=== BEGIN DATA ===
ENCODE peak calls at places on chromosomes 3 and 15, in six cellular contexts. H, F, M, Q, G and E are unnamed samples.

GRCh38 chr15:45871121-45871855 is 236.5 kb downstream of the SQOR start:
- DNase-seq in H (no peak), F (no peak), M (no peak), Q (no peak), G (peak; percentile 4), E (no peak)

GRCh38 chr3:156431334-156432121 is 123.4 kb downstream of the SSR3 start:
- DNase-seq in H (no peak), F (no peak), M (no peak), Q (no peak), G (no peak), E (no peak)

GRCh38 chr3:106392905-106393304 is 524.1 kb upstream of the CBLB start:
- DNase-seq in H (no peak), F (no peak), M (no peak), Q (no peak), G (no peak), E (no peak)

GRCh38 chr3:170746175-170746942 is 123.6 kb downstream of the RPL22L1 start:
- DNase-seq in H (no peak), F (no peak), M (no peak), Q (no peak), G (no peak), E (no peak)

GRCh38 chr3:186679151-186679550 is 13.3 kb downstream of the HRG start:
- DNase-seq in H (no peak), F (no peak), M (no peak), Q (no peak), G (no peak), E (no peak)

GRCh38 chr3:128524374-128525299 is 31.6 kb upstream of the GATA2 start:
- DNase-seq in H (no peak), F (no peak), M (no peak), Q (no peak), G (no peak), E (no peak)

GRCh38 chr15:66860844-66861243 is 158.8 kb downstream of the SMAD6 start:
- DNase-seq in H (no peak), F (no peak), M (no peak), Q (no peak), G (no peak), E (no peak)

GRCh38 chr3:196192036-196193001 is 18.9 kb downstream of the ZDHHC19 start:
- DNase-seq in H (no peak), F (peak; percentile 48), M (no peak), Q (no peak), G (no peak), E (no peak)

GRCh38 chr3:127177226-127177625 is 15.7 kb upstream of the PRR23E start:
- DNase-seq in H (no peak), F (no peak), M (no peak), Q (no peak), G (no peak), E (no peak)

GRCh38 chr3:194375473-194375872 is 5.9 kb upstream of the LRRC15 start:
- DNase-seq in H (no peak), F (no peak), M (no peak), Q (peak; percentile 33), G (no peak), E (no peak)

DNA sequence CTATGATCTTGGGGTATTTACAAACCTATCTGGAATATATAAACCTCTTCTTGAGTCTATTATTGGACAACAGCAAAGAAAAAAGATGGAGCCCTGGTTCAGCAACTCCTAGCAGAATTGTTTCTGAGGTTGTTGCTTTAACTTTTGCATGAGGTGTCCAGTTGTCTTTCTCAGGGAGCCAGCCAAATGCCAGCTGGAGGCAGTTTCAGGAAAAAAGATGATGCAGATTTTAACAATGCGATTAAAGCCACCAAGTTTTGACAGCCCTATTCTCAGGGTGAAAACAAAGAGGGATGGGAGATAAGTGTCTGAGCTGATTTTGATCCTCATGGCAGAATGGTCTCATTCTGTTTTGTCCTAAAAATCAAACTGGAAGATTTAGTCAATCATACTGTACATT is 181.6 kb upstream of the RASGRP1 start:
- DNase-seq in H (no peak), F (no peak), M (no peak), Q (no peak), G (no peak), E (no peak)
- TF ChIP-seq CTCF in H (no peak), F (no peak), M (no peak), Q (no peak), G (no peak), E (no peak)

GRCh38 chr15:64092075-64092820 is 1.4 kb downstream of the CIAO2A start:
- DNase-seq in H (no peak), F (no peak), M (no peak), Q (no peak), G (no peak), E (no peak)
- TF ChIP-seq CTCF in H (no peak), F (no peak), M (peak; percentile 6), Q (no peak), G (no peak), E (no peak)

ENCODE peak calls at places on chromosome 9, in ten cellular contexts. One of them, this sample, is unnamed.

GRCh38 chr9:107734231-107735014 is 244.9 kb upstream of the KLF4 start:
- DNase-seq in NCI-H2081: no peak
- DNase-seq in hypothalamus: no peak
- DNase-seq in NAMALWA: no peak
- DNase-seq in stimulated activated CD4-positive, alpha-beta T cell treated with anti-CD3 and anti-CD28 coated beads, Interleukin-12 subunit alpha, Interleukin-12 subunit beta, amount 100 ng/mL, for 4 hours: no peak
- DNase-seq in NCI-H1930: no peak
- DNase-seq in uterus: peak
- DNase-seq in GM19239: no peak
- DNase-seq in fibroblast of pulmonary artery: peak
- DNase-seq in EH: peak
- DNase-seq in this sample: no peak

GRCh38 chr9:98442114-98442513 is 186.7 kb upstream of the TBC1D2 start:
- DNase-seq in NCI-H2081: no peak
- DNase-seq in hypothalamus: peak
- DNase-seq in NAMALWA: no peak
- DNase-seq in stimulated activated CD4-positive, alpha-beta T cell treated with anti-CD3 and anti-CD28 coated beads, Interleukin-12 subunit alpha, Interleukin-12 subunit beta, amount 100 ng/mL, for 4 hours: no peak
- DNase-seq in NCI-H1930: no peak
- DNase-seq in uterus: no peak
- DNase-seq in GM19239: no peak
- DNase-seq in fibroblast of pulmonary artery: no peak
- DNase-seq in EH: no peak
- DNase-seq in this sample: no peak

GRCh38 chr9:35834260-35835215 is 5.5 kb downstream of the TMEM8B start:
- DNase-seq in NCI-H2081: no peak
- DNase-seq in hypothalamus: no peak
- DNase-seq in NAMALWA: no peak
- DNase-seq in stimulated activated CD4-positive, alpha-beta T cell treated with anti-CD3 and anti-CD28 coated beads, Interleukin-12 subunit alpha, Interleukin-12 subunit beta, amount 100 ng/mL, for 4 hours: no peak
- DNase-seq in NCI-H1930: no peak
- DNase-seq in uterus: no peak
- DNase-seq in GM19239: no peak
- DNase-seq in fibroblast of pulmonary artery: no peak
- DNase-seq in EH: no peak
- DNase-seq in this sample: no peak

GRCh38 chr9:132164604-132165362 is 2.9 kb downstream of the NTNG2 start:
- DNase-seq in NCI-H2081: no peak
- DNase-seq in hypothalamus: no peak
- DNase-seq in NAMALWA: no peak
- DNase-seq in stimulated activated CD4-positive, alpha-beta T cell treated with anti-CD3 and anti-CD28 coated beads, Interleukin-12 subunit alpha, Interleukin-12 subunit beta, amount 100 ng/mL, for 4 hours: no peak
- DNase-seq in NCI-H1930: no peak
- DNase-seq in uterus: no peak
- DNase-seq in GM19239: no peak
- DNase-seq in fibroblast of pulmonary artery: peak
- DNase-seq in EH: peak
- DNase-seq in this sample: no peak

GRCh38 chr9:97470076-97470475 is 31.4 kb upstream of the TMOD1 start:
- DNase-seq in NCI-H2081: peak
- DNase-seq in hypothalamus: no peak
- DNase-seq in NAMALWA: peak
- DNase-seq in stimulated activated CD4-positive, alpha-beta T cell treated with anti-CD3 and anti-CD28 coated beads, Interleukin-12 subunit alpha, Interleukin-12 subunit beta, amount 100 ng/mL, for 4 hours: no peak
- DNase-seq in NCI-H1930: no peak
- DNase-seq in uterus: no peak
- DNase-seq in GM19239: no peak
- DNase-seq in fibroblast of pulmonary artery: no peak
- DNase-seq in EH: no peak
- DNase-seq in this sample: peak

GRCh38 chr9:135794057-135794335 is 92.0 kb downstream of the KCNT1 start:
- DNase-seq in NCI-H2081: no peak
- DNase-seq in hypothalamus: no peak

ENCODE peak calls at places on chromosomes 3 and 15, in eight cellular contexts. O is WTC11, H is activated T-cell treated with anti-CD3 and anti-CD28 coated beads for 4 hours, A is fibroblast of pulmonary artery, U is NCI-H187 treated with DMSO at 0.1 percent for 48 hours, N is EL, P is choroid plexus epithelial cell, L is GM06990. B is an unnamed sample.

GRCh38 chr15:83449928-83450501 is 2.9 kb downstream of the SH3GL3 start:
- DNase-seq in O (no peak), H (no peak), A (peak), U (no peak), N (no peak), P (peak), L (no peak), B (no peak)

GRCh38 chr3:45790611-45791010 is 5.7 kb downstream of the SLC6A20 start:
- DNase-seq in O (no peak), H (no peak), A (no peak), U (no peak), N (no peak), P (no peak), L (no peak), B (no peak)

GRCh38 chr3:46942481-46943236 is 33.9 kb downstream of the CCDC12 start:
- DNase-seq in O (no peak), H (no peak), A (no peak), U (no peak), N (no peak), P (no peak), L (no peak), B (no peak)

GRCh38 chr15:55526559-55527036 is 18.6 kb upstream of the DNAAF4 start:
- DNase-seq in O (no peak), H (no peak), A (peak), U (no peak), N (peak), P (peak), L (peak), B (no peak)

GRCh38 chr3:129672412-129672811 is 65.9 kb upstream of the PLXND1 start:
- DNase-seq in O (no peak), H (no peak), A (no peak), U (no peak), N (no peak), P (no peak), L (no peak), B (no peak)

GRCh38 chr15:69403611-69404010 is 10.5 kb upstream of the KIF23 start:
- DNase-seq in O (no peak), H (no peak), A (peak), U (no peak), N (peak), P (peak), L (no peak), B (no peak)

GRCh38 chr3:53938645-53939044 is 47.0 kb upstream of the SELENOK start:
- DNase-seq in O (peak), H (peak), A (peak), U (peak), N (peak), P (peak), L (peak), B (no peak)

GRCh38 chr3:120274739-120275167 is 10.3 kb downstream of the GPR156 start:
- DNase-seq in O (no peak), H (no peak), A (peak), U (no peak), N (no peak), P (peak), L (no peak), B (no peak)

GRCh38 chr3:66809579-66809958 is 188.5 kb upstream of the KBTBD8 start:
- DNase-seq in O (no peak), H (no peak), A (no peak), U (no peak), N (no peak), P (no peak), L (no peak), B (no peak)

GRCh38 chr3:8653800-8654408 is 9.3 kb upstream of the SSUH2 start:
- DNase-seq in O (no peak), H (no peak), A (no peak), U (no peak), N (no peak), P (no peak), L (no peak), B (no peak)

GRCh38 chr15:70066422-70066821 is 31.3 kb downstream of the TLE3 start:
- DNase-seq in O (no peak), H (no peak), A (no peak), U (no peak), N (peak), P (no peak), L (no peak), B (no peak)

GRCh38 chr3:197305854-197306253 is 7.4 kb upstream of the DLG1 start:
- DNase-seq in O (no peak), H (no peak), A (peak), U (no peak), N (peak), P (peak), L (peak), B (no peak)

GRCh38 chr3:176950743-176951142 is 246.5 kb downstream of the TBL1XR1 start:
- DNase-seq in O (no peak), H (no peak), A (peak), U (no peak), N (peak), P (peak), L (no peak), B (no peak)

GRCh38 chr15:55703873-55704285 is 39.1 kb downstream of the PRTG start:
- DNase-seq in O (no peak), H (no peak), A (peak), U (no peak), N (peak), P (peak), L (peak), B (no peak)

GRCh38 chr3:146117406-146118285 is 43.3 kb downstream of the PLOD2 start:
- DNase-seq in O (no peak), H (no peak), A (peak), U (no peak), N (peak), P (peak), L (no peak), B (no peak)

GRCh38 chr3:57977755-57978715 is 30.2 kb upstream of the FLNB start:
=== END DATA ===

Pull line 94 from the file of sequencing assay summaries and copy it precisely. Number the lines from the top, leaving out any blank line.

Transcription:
GRCh38 chr15:55526559-55527036 is 18.6 kb upstream of the DNAAF4 start: